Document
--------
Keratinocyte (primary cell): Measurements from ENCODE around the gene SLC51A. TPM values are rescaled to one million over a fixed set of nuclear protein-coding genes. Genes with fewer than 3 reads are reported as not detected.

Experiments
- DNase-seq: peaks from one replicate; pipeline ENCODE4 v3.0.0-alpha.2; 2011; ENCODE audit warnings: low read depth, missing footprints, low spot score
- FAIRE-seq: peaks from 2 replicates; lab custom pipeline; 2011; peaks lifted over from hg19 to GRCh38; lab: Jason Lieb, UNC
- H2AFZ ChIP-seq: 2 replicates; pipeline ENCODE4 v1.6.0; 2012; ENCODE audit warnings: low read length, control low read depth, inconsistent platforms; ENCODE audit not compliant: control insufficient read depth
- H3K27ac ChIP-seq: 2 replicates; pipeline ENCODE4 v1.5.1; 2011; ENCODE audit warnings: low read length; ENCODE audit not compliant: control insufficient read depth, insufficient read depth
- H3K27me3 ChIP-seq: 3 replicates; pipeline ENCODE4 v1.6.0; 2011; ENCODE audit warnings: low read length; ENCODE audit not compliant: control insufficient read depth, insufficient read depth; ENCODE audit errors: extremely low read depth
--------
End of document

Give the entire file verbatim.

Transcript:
Keratinocyte (primary cell): Measurements from ENCODE around the gene SLC51A. TPM values are rescaled to one million over a fixed set of nuclear protein-coding genes. Genes with fewer than 3 reads are reported as not detected.

Experiments
- DNase-seq: peaks from one replicate; pipeline ENCODE4 v3.0.0-alpha.2; 2011; ENCODE audit warnings: low read depth, missing footprints, low spot score
- FAIRE-seq: peaks from 2 replicates; lab custom pipeline; 2011; peaks lifted over from hg19 to GRCh38; lab: Jason Lieb, UNC
- H2AFZ ChIP-seq: 2 replicates; pipeline ENCODE4 v1.6.0; 2012; ENCODE audit warnings: low read length, control low read depth, inconsistent platforms; ENCODE audit not compliant: control insufficient read depth
- H3K27ac ChIP-seq: 2 replicates; pipeline ENCODE4 v1.5.1; 2011; ENCODE audit warnings: low read length; ENCODE audit not compliant: control insufficient read depth, insufficient read depth
- H3K27me3 ChIP-seq: 3 replicates; pipeline ENCODE4 v1.6.0; 2011; ENCODE audit warnings: low read length; ENCODE audit not compliant: control insufficient read depth, insufficient read depth; ENCODE audit errors: extremely low read depth